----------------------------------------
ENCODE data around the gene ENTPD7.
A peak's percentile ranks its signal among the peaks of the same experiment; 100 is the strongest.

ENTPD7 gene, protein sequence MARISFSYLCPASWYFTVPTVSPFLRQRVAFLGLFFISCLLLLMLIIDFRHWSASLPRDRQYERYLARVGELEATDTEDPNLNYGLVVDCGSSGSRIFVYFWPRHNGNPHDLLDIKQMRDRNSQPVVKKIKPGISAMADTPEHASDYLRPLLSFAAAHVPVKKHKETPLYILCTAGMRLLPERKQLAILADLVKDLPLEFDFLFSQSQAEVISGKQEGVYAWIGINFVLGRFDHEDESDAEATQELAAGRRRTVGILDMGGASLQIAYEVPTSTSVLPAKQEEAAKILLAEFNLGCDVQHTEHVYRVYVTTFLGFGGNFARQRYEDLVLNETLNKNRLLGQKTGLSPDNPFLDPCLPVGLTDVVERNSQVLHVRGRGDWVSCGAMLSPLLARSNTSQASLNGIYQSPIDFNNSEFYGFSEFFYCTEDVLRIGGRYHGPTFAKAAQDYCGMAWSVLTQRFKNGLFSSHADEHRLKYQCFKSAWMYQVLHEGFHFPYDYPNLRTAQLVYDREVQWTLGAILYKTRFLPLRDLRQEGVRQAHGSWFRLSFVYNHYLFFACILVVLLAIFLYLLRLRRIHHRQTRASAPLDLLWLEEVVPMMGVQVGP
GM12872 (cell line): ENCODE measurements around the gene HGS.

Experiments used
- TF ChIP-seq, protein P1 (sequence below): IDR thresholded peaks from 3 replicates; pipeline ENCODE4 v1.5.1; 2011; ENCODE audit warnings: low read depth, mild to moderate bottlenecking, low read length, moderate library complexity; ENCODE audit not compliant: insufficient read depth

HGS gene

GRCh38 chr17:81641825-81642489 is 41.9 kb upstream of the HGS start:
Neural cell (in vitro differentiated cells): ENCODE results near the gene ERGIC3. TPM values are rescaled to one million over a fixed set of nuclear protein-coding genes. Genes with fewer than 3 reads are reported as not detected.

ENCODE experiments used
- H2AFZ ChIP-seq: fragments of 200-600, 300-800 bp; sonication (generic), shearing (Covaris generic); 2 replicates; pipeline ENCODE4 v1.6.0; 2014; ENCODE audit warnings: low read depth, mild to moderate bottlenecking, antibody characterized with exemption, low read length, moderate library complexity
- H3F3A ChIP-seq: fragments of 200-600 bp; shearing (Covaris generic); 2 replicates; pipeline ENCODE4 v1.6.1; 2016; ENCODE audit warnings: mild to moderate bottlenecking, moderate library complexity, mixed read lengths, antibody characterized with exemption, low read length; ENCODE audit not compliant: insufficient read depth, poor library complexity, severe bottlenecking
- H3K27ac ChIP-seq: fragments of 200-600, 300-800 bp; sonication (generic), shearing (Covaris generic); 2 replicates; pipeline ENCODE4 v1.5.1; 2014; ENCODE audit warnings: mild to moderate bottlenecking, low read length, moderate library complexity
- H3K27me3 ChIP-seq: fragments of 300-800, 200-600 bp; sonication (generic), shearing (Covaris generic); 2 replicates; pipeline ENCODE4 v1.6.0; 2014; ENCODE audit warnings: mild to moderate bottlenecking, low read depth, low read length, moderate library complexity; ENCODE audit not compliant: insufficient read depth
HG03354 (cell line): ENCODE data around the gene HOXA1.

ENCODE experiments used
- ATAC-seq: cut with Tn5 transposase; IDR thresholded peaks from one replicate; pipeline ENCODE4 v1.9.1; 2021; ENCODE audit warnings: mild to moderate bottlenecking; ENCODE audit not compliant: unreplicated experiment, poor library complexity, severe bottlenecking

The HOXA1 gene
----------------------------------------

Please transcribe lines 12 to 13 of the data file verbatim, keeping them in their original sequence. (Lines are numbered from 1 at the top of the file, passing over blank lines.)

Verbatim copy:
- H3F3A ChIP-seq: fragments of 200-600 bp; shearing (Covaris generic); 2 replicates; pipeline ENCODE4 v1.6.1; 2016; ENCODE audit warnings: mild to moderate bottlenecking, moderate library complexity, mixed read lengths, antibody characterized with exemption, low read length; ENCODE audit not compliant: insufficient read depth, poor library complexity, severe bottlenecking
- H3K27ac ChIP-seq: fragments of 200-600, 300-800 bp; sonication (generic), shearing (Covaris generic); 2 replicates; pipeline ENCODE4 v1.5.1; 2014; ENCODE audit warnings: mild to moderate bottlenecking, low read length, moderate library complexity